I’ve had several topics I’ve been meaning to post on, but I’m afraid this week has been a little busy, filled with good things like editing in-process books, talking with designers, finishing reads on a couple manuscripts, and a couple of editorial letters, just to name a few things. As I tweeted earlier this week, watching me do such things—either through me discussing them here, or actually watching me in person—would rather be like watching paint dry. Not a whole lot of entertainment.
But now this weekend I’m starting to work on my talk for the Venture/Santa Barbara SCBWI at the end of October, the title of which is Beyond Orcs and Elves: Diversity in Fantasy and Science Fiction. My focus, of course, will be on fantasy for children and young adults, but as part of the discussion I’ll be talking about working on Dragonlance: The New Adventures during my time at Wizards of the Coast, and the huge body of work of epic fantasy that those books drew upon (not to mention hundreds of game manuals).
So, I figured it’s time for another book list. This is a very specific one: I’m looking for a list of PRE-Robert Jordan epic fantasy that appealed to teenagers, whether published for them or not. So that includes Dragonlance Chronicles, which was published for adults, but it also includes Robin McKinley’s The Blue Sword and The Hero and the Crown, published for young readers. (I’m not sure if the latter two were published for teens or children, but I believe it was teens. I could be wrong.)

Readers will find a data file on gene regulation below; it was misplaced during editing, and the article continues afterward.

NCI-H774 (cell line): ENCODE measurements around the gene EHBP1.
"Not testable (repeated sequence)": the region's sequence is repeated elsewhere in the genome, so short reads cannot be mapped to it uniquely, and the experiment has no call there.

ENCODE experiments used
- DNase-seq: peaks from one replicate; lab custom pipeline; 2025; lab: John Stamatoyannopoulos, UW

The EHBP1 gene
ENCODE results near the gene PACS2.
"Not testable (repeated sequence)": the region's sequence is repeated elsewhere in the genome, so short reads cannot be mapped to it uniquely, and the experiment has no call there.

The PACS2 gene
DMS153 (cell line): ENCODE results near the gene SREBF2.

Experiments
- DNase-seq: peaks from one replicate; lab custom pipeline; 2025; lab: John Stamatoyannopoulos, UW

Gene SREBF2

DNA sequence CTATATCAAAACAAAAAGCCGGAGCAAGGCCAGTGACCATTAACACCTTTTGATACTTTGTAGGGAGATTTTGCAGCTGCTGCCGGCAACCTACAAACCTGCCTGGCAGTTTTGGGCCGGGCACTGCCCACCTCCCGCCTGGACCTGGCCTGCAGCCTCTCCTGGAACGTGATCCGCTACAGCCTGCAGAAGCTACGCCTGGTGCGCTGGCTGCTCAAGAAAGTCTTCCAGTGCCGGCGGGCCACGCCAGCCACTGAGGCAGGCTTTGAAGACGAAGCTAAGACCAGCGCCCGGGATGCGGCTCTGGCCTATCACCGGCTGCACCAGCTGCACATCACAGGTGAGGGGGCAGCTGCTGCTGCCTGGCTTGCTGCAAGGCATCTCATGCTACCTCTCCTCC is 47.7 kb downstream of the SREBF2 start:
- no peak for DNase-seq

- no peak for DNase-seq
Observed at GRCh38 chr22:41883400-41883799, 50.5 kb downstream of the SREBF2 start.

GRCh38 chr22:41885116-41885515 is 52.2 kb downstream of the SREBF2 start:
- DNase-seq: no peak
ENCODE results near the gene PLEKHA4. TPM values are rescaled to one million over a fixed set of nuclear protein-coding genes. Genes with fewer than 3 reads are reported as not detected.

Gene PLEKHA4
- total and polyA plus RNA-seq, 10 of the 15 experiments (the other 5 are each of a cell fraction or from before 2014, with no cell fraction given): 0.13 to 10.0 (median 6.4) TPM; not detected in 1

What do you all think? Remember, I want pre-Robert Jordan. The Eye of the World came out in 1990, so we’re talking the 15 or so years before that, because Robert Jordan really changed a LOT of things in epic fantasy, inspiring a lot of epic fantasists working today both in adult and children’s. I’m looking for the “before” shot. (It’s not really a before-after—more like a before-after-after-after, but you get the idea.)
To get us started, I’ll just list a few authors (I will come back tomorrow when it’s not after midnight and flesh out the list with specific books):
Then there are the obvious precursors to these fantasists, including Tolkien and Lewis. But any other suggestions to fill out the 70s-80s list? I’m as likely as not to know the books, so please feel free to suggest either an author’s whole body of work, or specific books.